The effect that the cancellation of spring sports had on Mason


Photo courtesy of Megan Clinton

The softball team reflects after their first scrimmage of the season. They and many other student-athletes had their sport’s season cut short.

Megan Clinton, News Editor

After Governor Ralph Northam announced that all Virginia schools must be closed for the rest of the school year due to the coronavirus (COVID-19) pandemic, the Virginia High School League (VHSL) announced that spring sports and activities were canceled. Most teams didn’t get the chance to officially start their season and only had a few scrimmages before their season was cut short.

“I know all of our Mason Spring athletes are hurting right now, but we will all get through it if we help each other and lean on each other,” said Frank Spinello, the varsity boys soccer head coach. “Most of all we need to keep ourselves and those around us safe so we can all get back on the field.”

“I’m not sure how I feel about it, because health is a top priority, but I think it especially affects seniors and people looking to get recruited to play sports in college,” Olivia Games, a sophomore who runs track, said. “It’s really upsetting that seniors like my sister won’t get to play their sport and end their high school athletic careers properly.” 

The cancellation was hard on all of the coaches and student-athletes, especially the seniors who won’t be able to play next year. Despite this, sports teams are trying to keep their spirits up.

“Our team morale is surprisingly good,” Spinello said. “It is killing our guys to not be on the field together, but we are trying to stay as positive as we can and learn to allow it to make us stronger. I hope that our video meetings are helpful. Most of our team has been playing together for a while, so it is like a family.”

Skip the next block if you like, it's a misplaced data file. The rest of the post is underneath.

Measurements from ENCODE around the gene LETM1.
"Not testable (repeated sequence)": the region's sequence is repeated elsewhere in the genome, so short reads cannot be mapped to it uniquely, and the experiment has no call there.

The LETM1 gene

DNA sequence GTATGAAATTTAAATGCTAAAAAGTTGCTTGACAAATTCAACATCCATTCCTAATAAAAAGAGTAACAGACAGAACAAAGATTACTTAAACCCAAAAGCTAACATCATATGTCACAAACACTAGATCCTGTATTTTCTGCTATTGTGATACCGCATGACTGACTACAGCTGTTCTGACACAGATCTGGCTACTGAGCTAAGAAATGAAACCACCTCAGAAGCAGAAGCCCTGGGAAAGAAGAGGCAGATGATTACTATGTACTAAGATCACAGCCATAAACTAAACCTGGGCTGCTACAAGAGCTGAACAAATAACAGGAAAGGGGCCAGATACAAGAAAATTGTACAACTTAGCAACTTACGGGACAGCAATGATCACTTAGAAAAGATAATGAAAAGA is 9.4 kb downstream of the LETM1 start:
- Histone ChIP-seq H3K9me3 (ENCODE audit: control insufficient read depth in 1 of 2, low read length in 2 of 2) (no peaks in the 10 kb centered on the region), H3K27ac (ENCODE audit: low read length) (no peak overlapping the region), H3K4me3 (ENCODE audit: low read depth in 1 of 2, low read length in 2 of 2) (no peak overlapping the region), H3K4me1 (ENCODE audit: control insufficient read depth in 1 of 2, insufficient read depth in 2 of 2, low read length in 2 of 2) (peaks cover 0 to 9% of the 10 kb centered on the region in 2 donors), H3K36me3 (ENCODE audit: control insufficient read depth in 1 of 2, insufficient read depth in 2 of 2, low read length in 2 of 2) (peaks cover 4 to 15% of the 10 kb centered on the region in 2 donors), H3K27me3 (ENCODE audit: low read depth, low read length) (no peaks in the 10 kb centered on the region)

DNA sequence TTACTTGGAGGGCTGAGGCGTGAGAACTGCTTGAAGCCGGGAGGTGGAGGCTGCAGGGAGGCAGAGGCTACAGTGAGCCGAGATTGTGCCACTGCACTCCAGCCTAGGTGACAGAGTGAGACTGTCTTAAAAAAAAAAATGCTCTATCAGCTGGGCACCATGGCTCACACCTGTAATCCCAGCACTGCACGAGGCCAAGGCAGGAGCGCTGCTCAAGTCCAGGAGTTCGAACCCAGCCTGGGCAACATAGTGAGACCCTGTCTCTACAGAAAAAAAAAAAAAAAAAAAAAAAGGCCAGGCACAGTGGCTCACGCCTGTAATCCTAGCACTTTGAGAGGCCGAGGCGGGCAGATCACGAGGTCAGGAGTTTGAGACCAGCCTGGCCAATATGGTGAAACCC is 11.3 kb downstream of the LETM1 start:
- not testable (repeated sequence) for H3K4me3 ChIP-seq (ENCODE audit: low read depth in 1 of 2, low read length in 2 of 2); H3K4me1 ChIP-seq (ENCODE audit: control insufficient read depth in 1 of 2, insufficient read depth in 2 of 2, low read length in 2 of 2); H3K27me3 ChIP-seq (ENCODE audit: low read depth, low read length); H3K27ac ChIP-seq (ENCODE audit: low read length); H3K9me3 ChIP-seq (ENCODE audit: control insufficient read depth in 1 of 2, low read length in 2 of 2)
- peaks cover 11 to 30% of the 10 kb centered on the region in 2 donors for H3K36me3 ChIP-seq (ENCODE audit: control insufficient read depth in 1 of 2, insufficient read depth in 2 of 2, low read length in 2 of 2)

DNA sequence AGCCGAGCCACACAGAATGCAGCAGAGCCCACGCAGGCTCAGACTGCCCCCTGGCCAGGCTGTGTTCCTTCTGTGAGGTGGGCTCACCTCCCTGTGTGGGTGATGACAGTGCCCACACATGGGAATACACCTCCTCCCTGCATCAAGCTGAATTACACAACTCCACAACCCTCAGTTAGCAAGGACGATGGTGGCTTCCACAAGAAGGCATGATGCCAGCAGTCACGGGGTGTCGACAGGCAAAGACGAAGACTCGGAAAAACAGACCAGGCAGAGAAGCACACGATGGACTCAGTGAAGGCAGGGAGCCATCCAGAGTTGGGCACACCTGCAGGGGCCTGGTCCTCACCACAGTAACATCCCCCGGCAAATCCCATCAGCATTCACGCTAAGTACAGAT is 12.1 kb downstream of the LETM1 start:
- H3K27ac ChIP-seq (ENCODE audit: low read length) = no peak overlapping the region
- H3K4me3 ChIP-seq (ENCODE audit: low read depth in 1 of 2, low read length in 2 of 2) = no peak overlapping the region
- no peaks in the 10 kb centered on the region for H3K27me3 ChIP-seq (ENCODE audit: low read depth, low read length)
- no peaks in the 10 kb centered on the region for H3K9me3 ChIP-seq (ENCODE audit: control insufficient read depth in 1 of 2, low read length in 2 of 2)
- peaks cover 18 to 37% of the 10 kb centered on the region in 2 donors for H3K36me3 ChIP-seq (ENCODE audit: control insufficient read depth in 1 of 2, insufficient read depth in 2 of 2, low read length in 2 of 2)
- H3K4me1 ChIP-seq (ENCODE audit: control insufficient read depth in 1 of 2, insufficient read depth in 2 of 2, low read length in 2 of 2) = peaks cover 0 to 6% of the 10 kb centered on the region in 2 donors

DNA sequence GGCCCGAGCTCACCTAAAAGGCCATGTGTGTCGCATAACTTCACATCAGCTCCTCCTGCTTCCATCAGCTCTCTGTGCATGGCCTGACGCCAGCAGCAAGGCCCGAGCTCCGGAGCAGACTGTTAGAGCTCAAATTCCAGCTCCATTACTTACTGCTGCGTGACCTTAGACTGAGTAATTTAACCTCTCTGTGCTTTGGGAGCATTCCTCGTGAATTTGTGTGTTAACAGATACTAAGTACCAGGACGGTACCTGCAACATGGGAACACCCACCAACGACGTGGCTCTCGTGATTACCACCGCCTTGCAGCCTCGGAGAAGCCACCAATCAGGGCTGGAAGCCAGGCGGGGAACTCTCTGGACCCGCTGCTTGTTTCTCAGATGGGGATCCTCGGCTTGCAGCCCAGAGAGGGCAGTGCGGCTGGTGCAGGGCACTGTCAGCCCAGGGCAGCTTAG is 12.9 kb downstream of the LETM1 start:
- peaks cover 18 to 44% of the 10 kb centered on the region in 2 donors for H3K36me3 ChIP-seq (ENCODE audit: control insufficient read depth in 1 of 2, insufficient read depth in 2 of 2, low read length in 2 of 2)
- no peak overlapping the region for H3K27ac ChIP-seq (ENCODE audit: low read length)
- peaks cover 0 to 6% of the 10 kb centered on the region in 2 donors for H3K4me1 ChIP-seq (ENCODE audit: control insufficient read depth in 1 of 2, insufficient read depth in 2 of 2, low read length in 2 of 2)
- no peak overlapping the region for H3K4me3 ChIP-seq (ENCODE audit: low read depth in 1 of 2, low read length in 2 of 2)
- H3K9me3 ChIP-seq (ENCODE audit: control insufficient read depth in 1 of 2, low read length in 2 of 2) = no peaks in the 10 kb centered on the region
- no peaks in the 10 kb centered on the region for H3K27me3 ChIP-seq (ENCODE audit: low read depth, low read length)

Some sports teams such as softball and soccer have held virtual meetings a couple of times a week, to check-in and stay connected.

Starting last week, the boys soccer team has been having virtual team meetings twice a week for anyone on the JV or Varsity that would like to attend,” Spinello said. “We talk about the loss of the season as we know it.”

Some seniors still have hope that they will be able to play this summer, as VHSL has not ruled out the option of having spring sports play an abbreviated season or a tournament. The VHSL was scheduled to make an announcement regarding these options for the summer on Tuesday, March 24, but many student-athletes argued that the decision should be made in a couple of weeks after we have more clarity about the COVID-19 pandemic.

“I was really looking forward to this season, we had a good team and coaches,” Grace Games, a senior on the softball team, said. “Hopefully we will still be able to play in the summer.”

Grace Games advocated for the decision to be delayed and she signed a petition, along with 11,952 student-athletes across Virginia, requesting that the VHSL delay their decision. In the wake of the petition, the VHSL announced they would not make any decisions about the fate of the season until May.

“The crisis management team overwhelmingly felt a decision on an extension to the spring sports season should be put on hold until May,” said VHSL Executive Director John W. Haun said in a statement. “Any options for the spring sports season will require that COVID-19 is no longer a threat and poses no health risks to our student-athletes or the public.